(or latest edition - also available online in the LexisNexis AU database, accessible from USQ Library website.)
  • Baxt, R, Fletcher, K & Fridman, S 2008, Corporations and associations: cases and materials, 10th edn, LexisNexis, Butterworths, Sydney, New South Wales.
  • Fletcher, KL 1986, The law relating to non-profit associations in Australia and New Zealand, Law Book Co, Sydney, New South Wales.
  • Fletcher, KL 2007, The law of partnership in Australia, 9th edn, Lawbook Co, Pyrmont, New South Wales.
  • Hanrahan, P, Ramsay, I & Stapledon, G, Commercial applications of company law, CCH Australia, North Ryde, New South Wales.
    (latest edition required.)
  • Krever, R 2011, Mastering law studies and law exam techniques, 7th edn, LexisNexis Butterworths, Chatswood, New South Wales.
  • Sievers, AS 2010, Associations and clubs law in Australia and New Zealand, 3rd edn, The Federation Press, Annandale, New South Wales.

Student workload requirements

Activity Hours
Assessments 20.00
Lectures 26.00
Private Study 93.00
Tutorials 26.00

Assessment details

Description Marks out of Wtg (%) Due Date Objectives assessed Graduate skill Level assessed Notes
ASSIGNMENT 30 30 16 Dec 2011 All U2,U3,U4 2,2,2
EXAMINATION - PART A 20 20 End S3 3,4,5 U2,U3 2,2 (see note 1)
EXAMINATION - PART B 50 50 End S3 3,4,5 U2,U3,U4 2,2,2

  1. The examination is scheduled to be held in the end-of-semester examination period. Students will be advised of the official examination date for Examination (Parts A and B) after the timetable has been finalised. The total working time for Examination (Parts A and B) is 2 hours.

Graduate qualities and skills

Elements of the following USQ Graduate Skills are associated with the sucessful completion of this course.
Problem solving (U2)Intermediate (Level 2)
Academic, professional and digital literacy (U3)Intermediate (Level 2)
Written and oral communication (U4)Intermediate (Level 2)

Important assessment information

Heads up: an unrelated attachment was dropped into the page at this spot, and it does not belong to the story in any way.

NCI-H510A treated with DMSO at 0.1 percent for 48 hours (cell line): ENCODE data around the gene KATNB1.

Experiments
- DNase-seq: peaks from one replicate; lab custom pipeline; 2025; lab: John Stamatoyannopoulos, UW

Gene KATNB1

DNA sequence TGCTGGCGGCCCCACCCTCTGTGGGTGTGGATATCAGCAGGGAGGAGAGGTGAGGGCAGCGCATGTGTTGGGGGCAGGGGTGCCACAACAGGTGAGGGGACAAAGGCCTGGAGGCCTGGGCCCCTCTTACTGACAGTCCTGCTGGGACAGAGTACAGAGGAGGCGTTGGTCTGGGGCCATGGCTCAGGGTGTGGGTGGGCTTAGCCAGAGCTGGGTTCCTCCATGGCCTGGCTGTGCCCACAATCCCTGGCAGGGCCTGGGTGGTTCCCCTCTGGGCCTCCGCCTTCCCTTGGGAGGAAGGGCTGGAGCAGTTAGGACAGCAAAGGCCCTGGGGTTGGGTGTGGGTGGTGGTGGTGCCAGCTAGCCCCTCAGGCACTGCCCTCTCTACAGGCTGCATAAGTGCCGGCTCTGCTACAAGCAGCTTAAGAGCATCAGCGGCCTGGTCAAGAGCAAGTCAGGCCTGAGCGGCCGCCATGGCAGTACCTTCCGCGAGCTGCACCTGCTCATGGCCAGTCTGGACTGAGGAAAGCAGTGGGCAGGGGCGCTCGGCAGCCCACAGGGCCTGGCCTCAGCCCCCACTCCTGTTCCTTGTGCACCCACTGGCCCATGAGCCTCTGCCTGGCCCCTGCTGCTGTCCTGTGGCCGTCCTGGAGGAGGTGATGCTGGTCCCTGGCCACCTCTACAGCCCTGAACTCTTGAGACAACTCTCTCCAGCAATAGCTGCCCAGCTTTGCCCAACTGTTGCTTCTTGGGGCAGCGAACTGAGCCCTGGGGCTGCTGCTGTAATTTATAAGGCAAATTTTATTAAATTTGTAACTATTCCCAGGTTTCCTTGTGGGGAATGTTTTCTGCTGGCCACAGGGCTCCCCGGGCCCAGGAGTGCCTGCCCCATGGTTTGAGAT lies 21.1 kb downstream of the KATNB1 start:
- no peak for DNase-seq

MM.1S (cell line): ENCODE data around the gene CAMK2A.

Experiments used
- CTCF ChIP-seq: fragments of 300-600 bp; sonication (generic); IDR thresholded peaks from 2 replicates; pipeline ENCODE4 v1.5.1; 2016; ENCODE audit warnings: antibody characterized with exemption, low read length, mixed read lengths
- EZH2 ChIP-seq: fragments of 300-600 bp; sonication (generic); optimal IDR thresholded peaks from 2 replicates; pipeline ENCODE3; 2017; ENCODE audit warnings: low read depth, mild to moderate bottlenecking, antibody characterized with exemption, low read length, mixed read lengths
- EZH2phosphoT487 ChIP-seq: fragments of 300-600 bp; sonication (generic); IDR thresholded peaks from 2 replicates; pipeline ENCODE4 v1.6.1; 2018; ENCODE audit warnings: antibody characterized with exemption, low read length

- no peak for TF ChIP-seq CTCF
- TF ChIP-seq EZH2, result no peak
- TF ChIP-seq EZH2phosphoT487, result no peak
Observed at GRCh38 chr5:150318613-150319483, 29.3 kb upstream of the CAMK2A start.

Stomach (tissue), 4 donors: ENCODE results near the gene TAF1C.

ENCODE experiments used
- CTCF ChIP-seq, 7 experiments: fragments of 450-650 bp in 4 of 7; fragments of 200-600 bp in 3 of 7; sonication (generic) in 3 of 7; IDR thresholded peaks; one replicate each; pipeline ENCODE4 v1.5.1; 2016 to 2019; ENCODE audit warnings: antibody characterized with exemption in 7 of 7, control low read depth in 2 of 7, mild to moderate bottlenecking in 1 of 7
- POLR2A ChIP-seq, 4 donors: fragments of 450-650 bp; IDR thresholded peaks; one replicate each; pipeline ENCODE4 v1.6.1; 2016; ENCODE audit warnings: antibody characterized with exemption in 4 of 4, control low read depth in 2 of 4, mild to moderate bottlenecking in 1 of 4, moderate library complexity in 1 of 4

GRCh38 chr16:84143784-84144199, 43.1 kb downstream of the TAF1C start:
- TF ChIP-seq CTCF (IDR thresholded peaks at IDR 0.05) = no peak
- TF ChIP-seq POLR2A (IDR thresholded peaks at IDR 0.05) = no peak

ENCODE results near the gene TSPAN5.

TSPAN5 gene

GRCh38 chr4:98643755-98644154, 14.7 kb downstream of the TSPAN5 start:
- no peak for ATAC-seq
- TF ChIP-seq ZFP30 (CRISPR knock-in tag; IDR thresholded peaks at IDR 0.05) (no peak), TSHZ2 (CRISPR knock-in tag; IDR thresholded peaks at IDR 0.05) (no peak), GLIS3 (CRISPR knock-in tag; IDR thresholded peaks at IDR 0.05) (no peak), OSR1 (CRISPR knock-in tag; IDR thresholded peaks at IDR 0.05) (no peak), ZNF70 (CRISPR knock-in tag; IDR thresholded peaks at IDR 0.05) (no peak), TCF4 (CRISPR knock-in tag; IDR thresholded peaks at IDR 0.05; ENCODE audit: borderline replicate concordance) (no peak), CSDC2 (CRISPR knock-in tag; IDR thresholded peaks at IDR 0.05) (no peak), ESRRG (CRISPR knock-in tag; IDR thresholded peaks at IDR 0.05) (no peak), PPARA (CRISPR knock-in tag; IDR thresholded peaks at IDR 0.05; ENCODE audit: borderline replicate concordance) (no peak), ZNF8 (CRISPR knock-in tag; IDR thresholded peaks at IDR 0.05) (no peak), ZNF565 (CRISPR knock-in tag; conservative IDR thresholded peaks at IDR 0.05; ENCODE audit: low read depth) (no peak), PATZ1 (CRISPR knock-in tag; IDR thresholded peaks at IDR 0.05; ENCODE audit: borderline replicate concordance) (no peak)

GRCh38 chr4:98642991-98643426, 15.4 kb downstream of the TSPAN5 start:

1. Attendance requirements:
    It is the students' responsibility to attend and participate appropriately in all activities (such as lectures, tutorials, laboratories and practical work) scheduled for them, and to study all material provided to them or required to be accessed by them to maximise their chance of meeting the objectives of the course and to be informed of course-related activities and administration.

  2. Requirements for students to complete each assessment item satisfactorily:
    To satisfactorily complete an individual assessment item a student must achieve at least 50% of the marks. (Depending upon the requirements in Statement 4 below, students may not have to satisfactorily complete each assessment item to receive a passing grade in this course.)

  3. Penalties for late submission of required work:
    If students submit assignments after the due date without prior approval of the examiner, then a penalty of 5% of the total marks gained by the student for the assignment may apply for each working day late up to ten working days at which time a mark of zero may be recorded.

  4. Requirements for student to be awarded a passing grade in the course:
    To be assured of receiving a passing grade a student must achieve at least 50% of the total weighted marks available for the course.

  5. Method used to combine assessment results to attain final grade: